79. Biko this is great I have laughed out our weaknesses and learned the lesson you brought out at the end of it. Well said and as a luo and a writer too I couldn’t wish you did better. You left out more but covered it well though the table he he he the table?. Keep it up man.

  80. excellent article, I have always liked the grave digging nights and I enjoyed that uji at the wee hours of the morning as the digging and chatting continues It keeps yu awake and warm and urinate a lot when the day breaks.but never forget the drunken commedian who keeps making fun of the dead man and everyone laughs more than the jokes deserve and some throw droplets of acidic saliva at you when the bacteria have done a great job in their mouths after drinking a packet of bond 7 or maber, or changaa’…..when laughing uneccessarilly…

  81. Great piece Biko. My Father passed on a week ago. And I had made my okuyu friend read the piece just days before… now he thinks you wrote it for him. ION, there is a guy who used to goyo tho(beat death) at every funeral called Kuon Bel. Sadly, he died some years ago. noone to goyo tho at this one… Great read this one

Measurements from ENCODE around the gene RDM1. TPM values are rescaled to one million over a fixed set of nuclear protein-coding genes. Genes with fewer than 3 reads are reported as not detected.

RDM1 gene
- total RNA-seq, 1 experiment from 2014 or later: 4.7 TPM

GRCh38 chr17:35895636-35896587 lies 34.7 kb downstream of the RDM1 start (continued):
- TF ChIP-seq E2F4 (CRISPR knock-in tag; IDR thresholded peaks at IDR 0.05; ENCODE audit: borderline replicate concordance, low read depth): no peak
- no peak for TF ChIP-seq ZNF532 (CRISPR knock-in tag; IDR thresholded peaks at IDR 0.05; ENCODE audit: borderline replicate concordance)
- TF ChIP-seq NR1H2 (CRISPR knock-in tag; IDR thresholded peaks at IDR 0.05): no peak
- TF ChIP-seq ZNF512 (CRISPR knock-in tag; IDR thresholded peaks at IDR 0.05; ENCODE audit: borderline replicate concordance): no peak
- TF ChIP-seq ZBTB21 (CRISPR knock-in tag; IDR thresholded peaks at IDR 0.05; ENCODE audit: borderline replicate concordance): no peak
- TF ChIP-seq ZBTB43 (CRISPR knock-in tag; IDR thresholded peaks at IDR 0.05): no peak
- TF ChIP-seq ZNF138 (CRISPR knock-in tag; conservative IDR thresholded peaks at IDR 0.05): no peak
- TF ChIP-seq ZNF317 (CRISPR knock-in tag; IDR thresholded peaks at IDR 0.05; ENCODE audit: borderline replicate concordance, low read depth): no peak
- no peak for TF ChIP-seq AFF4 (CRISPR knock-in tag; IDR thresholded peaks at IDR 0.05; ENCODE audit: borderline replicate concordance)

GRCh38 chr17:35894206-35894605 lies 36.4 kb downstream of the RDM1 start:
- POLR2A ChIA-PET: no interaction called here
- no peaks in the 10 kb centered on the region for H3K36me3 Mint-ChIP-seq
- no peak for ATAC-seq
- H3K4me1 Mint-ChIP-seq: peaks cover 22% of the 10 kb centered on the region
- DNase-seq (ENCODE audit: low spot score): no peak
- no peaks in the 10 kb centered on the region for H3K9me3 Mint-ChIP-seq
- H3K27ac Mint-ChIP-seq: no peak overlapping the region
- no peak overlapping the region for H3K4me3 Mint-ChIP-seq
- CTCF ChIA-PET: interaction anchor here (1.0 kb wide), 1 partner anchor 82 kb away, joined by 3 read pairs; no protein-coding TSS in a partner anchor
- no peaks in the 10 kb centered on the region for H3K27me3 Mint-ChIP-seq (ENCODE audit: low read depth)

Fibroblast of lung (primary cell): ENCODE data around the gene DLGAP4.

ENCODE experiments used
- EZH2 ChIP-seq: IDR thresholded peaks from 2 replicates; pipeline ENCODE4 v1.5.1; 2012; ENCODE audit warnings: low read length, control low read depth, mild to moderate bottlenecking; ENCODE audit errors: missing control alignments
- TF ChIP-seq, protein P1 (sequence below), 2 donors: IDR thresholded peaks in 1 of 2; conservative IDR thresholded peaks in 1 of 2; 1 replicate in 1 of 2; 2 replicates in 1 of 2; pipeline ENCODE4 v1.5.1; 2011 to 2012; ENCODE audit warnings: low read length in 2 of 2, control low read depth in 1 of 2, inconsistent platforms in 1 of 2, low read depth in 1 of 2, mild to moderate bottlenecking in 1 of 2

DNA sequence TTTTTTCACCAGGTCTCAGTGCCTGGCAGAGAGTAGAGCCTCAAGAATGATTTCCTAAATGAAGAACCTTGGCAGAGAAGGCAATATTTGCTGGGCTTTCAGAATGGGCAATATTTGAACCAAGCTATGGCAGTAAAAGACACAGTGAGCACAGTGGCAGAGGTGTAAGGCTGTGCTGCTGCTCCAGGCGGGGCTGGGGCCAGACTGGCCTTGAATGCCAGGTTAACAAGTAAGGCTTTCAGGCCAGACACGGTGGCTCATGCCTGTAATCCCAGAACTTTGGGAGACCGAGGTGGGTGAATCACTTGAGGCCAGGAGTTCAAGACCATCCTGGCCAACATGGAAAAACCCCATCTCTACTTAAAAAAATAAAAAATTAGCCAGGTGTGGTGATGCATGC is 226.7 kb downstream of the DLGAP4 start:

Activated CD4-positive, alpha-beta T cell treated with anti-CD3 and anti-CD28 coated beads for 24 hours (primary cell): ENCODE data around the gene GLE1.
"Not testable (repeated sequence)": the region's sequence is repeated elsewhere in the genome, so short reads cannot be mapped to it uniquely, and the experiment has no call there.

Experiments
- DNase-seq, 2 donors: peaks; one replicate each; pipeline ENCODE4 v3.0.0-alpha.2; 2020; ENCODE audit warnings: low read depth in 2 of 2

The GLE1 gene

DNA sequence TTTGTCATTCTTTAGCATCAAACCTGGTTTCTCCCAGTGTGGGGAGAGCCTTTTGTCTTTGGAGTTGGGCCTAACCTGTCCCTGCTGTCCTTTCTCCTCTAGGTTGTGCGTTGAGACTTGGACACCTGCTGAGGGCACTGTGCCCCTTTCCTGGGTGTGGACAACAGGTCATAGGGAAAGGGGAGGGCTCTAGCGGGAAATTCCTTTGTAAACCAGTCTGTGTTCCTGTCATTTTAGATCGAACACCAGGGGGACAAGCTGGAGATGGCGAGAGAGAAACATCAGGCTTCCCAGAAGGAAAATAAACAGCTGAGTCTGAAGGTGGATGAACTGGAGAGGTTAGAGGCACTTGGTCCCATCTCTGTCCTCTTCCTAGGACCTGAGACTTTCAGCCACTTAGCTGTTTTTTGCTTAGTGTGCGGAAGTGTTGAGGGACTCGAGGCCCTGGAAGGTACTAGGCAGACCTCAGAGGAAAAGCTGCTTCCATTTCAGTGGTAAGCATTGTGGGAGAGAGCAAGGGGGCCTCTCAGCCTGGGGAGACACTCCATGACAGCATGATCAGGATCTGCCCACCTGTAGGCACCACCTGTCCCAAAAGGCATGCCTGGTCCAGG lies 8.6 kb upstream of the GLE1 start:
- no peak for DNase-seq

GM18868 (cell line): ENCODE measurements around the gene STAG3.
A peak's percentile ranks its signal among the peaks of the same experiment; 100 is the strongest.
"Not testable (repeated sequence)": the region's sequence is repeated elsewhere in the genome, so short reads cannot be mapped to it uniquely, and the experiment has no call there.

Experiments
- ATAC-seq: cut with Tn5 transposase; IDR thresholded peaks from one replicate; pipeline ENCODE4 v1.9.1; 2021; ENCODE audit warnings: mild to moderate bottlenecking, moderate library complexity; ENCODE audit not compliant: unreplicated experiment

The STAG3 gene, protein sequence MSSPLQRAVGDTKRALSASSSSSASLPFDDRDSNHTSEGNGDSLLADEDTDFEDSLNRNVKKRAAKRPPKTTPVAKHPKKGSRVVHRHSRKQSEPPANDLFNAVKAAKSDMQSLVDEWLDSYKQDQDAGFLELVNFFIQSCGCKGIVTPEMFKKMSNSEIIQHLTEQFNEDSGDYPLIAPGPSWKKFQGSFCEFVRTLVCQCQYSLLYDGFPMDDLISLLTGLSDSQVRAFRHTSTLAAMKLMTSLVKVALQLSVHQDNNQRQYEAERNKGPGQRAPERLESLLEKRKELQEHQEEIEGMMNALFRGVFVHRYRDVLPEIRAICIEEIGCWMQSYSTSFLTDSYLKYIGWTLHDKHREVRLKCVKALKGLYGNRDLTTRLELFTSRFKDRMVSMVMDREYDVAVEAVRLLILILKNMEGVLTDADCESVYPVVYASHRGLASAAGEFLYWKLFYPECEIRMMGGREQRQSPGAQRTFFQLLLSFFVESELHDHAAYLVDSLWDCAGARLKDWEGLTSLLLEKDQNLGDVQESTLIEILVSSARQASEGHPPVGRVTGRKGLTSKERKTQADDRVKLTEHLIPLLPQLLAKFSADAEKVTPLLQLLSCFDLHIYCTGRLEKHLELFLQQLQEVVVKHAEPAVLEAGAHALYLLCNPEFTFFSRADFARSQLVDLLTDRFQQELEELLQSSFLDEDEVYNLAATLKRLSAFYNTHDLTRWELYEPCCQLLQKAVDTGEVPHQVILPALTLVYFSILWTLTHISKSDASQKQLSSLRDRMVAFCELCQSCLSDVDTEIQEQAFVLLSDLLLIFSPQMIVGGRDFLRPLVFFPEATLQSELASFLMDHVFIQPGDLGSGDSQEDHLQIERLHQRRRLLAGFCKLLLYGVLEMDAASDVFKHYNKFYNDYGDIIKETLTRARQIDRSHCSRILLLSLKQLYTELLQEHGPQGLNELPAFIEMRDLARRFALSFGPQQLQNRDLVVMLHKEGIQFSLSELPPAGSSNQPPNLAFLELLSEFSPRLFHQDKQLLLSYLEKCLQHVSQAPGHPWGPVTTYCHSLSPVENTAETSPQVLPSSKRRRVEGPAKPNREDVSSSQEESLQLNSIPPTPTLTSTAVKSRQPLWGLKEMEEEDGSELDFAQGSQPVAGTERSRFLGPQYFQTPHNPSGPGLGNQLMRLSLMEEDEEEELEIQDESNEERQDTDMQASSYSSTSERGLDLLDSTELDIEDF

82. The piece is great.. I forced my okuyu friend to read the piece then my father ‘passed on'( yes. passed on. he wouldn’t have had it any other way) a fee days later. Now the friend thinks you wrote the piece just for him. He thinks that he knows everything about funerals in Gem. We had a guy(Kuon Bel) . he used to ‘goyo tho'( beat death) kwa rungu at home. Sadly, he passed on too… we still wondering who will beat death next week. Great piece though…

  83. …this is a nice piece… a cool dance around death.
    I also enjoy the funny tales around the fire in nandiland – my roots. People have fallen into the fire but we have never coined the hashtag #burnt. if you see it in the future, then dont hustle so much to think of its source.